Democrats and Republicans in Congress seem to agree on expanding access to paid family leave.
But they disagree on how to do it.
U.S. House lawmakers debated three bills on Capitol Hill this week that would take dramatically different approaches to expanding access to paid leave, with Democrats and Republicans deeply divided on the best approach.
Congress is diving into the issue as polls show that most Americans support paid family and medical leave for all workers.
The United States lags far behind the rest of the world when it comes to paid leave for new parents — it’s one of only two countries in the United Nations with no statutory national policy of paid maternity leave.
Many Democrats in Congress are pushing for the FAMILY Act, which would provide all workers with family and medical leave insurance.
Under the bill, workers would be eligible for 60 days or 12 weeks of partial income for the birth or adoption of a child, or the injury or illness of a family member. The program would be funded through a payroll tax of 2 cents for every $10 of wages.
More than 200 House Democrats have signed on to the bill, including Nevada Rep. Steve Horsford.
Some Republicans, meanwhile, are championing different proposals.
The New Parents Act would allow parents to draw on a portion of their Social Security benefits after the birth or adoption of a child in exchange for delaying or reducing future Social Security benefits. It is backed by 10 Republicans and no Democrats in the House.
A bipartisan bill, the Advancing Support for Working Families Act, would allow families to draw on child tax credits for a year after the birth or adoption of a child. The bill has the support of five Republicans and three Democrats in the House. No Nevada House Democrats are sponsors, but companion legislation in the Senate is co-sponsored by Nevada Democratic Sen. Jacky Rosen.
While House lawmakers agreed over the general need for paid family leave, they sparred over which plan would best benefit workers and the economy.
Republicans called the FAMILY Act a “one-size-fits-all” government mandate, while arguing that small businesses should be able to customize benefits packages to meet unique needs and said it could unfairly burden stay-at-home caregivers and people without children.
Democrats, meanwhile, praised the FAMILY Act for its economic benefits and expressed concerns over proposals that would cut worker benefits and leave people uncovered during times of emergency.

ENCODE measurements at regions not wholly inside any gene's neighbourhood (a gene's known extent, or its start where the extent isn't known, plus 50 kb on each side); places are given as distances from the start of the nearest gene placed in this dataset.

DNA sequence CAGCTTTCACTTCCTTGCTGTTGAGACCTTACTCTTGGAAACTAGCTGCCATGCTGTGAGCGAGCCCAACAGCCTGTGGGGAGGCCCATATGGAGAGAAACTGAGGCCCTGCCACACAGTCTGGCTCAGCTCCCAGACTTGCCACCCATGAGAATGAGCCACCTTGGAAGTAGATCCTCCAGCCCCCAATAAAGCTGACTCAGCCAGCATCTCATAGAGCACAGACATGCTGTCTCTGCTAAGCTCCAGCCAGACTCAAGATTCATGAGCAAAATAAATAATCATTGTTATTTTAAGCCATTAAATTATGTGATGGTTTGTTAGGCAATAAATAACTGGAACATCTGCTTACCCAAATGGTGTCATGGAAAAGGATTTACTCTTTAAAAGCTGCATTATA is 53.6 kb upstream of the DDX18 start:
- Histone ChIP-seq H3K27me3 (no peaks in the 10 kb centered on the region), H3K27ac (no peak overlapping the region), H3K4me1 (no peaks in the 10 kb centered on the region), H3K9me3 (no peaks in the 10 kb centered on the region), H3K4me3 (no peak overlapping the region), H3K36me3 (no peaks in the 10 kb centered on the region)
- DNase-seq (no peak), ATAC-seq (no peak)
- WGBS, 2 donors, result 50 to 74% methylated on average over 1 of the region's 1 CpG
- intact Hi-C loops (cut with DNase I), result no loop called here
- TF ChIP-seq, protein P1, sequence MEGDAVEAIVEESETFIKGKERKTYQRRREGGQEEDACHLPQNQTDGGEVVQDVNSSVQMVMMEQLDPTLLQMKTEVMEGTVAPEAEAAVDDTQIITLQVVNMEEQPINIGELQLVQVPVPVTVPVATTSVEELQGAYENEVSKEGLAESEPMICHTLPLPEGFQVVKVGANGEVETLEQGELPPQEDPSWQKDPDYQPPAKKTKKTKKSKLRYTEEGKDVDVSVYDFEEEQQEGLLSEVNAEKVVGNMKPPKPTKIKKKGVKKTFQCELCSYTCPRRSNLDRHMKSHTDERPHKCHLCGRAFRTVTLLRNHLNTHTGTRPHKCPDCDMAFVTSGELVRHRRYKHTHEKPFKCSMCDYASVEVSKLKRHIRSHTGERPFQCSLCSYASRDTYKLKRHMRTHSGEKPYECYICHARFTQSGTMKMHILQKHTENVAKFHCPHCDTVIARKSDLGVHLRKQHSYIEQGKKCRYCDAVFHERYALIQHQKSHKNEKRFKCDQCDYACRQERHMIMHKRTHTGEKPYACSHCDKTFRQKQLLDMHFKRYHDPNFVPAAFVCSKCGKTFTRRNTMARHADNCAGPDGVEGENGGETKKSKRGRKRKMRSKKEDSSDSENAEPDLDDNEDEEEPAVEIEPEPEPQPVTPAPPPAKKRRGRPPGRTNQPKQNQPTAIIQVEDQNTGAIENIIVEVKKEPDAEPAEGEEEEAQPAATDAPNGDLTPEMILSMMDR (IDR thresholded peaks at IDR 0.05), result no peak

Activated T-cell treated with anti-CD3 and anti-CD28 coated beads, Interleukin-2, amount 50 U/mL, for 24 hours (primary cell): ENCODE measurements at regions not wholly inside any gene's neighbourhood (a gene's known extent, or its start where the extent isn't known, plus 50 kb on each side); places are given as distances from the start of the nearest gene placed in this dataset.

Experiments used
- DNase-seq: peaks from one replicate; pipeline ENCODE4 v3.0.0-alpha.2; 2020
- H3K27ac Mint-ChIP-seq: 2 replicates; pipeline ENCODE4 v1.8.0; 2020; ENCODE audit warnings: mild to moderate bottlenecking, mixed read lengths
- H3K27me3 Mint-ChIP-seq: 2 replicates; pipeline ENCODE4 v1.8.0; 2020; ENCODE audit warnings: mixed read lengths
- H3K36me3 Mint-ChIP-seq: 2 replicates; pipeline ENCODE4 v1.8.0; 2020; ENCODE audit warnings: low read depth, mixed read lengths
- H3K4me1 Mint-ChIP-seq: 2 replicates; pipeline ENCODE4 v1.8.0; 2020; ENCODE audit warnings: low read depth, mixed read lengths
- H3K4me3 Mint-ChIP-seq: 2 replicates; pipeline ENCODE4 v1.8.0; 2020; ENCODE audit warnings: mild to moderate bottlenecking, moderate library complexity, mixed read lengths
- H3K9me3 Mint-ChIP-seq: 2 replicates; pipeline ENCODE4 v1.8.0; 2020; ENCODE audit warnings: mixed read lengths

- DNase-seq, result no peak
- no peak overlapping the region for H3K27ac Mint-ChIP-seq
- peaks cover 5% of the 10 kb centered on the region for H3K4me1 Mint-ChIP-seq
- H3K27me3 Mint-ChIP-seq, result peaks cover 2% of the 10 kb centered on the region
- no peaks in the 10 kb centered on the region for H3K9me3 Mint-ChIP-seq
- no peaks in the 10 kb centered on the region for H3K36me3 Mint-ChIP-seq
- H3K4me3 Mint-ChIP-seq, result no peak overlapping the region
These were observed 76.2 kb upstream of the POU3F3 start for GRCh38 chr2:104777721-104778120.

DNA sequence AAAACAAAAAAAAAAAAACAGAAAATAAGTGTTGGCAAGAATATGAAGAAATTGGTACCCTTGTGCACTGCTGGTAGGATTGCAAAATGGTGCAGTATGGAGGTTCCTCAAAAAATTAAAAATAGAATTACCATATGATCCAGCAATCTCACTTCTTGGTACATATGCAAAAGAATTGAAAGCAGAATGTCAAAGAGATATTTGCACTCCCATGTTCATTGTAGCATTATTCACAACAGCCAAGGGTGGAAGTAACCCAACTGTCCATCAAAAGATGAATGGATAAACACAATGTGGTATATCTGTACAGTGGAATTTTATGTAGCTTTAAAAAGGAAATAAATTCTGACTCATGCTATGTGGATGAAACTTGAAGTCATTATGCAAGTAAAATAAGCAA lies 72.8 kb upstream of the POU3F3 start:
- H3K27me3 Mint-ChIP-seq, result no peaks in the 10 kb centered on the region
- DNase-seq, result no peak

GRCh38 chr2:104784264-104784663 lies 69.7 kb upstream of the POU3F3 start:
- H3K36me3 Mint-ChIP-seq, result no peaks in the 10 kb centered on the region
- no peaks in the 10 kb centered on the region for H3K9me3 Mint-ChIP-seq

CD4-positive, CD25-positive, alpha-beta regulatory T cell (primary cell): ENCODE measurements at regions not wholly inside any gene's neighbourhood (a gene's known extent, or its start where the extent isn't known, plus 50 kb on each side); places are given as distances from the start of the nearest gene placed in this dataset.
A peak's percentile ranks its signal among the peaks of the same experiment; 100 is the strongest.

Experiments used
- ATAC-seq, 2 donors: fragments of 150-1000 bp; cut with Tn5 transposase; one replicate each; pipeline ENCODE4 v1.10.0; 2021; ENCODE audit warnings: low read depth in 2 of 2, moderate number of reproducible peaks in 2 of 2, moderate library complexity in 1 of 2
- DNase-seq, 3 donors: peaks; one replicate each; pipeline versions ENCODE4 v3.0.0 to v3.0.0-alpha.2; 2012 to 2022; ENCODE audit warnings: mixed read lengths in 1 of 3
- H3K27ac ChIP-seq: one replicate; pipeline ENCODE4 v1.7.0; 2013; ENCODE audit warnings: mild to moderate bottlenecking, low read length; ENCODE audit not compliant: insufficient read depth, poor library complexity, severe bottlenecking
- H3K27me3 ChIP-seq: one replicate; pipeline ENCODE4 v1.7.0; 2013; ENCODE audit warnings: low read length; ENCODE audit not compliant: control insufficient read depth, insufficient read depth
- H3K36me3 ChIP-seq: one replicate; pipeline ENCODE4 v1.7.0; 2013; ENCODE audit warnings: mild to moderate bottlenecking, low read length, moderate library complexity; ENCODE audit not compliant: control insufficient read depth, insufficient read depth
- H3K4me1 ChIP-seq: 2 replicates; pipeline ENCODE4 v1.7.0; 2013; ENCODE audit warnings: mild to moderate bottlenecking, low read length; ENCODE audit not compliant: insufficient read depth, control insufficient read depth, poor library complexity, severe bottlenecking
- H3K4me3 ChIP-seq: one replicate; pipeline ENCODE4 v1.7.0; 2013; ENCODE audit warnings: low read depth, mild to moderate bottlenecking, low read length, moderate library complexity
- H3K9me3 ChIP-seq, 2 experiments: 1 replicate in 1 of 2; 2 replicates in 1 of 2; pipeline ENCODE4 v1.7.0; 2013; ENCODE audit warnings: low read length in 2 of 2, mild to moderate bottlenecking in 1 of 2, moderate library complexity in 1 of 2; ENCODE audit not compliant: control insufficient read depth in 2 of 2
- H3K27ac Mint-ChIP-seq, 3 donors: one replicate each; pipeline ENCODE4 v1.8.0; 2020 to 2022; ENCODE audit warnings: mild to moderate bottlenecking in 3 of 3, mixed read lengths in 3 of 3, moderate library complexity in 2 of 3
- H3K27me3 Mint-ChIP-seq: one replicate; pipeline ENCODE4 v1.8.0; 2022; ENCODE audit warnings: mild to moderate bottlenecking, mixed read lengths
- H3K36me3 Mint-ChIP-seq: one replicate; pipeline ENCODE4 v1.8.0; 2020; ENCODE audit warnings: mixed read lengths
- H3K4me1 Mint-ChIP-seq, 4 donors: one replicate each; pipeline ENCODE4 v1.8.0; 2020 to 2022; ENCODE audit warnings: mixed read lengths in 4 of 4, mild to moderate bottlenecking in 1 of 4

Despite their disagreements over details, lawmakers of both parties were optimistic about progress.
“This is an issue I think Republicans and Democrats can work together on,” Rep. Kevin Brady of Texas, the top Republican on the House Ways and Means Committee, said Tuesday.
“Paid leave is finally at the center of our public discourse,” said Connecticut Democrat Rep. Rosa DeLauro, author of the FAMILY Act. “We are closer than ever to making this a reality for families.”
Republican Reps. Ann Wagner of Missouri and Elise Stefanik of New York — who testified on behalf of GOP-backed bills — said they were encouraged by the bipartisan interest in the issue.
The Family and Medical Leave Act, enacted in 1993, provides certain employees job-protected unpaid leave for specified family and medical reasons. But the law does not apply to a large swath of the workforce, and many eligible employees don’t participate because they can’t afford it.
Last month, President Donald Trump signed into law a bill that gives federal workers 12 weeks of paid leave to care for a newborn or adopted child — extending the same benefits currently given to the military to the 2.1 million civilian members of the federal workforce. The benefits take effect in October.
Eight states and the District of Columbia currently provide paid family leave. Vicki Shabo, senior fellow for paid leave policy and strategy at the Washington-based think tank New America, said she is encouraged by activity at the state level.
This week’s hearing, she noted in an email, came on the same day as state-level hearings on the issue in Virginia and Pennsylvania and on the heels of other action in Idaho, New Mexico, Tennessee, New Hampshire and Vermont.
“It’s a sign of nationwide momentum,” she said.